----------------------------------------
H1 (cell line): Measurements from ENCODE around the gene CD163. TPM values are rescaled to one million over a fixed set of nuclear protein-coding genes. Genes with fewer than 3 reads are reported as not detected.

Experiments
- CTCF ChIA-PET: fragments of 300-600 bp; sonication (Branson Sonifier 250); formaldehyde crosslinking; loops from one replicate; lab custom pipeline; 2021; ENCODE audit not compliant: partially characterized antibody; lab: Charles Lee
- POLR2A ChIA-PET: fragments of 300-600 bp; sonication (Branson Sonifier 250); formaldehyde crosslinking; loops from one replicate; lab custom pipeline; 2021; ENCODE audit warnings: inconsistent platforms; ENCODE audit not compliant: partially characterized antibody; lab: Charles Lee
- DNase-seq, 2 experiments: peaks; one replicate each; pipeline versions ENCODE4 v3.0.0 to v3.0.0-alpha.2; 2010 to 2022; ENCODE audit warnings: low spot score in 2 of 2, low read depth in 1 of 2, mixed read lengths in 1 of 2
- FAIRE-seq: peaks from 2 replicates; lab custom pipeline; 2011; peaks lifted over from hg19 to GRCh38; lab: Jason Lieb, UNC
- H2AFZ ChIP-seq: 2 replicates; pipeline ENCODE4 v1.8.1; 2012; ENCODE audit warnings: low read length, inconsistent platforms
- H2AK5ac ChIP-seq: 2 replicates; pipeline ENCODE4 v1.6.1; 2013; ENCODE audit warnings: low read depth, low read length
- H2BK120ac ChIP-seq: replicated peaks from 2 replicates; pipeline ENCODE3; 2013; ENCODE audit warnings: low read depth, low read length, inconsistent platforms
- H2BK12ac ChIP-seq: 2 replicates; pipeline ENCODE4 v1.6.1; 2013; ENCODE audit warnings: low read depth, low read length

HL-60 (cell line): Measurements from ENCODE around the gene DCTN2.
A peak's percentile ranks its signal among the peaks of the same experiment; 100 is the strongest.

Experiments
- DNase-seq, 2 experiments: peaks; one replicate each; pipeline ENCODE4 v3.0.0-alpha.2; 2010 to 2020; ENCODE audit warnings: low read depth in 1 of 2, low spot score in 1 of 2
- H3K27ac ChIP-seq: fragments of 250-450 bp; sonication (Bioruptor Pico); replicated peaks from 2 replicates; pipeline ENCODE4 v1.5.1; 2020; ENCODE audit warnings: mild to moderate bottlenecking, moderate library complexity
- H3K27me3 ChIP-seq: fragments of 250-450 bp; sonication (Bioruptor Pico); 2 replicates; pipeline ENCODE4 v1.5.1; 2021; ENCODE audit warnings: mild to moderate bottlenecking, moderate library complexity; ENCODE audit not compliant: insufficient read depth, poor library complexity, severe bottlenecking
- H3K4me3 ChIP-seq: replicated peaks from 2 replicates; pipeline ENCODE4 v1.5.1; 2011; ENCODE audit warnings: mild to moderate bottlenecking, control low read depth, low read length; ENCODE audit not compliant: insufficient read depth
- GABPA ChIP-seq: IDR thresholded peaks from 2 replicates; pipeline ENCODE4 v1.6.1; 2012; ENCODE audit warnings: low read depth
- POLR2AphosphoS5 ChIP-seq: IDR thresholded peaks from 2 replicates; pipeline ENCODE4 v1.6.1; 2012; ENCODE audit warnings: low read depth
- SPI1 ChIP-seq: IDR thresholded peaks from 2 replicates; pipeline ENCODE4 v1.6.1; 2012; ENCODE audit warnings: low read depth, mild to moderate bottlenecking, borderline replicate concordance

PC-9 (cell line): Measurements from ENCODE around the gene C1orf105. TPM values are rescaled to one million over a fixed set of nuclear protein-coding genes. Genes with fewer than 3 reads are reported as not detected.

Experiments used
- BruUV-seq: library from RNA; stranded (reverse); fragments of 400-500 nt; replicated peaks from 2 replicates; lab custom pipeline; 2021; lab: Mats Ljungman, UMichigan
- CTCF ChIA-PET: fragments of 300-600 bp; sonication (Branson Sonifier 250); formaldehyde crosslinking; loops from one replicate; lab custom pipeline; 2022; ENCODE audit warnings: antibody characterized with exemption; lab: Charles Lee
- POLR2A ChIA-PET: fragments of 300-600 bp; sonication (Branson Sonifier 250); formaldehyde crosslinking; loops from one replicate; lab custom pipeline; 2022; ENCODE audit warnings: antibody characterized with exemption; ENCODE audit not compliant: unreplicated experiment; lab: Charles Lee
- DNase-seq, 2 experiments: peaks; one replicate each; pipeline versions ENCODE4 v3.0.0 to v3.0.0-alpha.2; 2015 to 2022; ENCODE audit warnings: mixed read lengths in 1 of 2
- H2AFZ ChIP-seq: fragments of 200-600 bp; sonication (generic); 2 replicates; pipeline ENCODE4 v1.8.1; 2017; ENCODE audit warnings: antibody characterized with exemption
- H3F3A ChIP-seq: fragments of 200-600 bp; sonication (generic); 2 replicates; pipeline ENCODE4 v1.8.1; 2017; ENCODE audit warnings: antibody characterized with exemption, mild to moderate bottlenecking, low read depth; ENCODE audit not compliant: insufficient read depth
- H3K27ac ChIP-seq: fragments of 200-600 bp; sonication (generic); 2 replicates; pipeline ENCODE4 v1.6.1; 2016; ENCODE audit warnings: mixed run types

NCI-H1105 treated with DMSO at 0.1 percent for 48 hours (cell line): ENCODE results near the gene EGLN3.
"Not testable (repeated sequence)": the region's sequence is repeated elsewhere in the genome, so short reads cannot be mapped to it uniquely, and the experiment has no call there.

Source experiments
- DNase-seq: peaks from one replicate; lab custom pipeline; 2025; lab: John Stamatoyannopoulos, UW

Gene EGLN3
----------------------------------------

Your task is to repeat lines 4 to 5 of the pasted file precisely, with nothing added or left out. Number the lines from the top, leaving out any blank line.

- POLR2A ChIA-PET: fragments of 300-600 bp; sonication (Branson Sonifier 250); formaldehyde crosslinking; loops from one replicate; lab custom pipeline; 2021; ENCODE audit warnings: inconsistent platforms; ENCODE audit not compliant: partially characterized antibody; lab: Charles Lee
- DNase-seq, 2 experiments: peaks; one replicate each; pipeline versions ENCODE4 v3.0.0 to v3.0.0-alpha.2; 2010 to 2022; ENCODE audit warnings: low spot score in 2 of 2, low read depth in 1 of 2, mixed read lengths in 1 of 2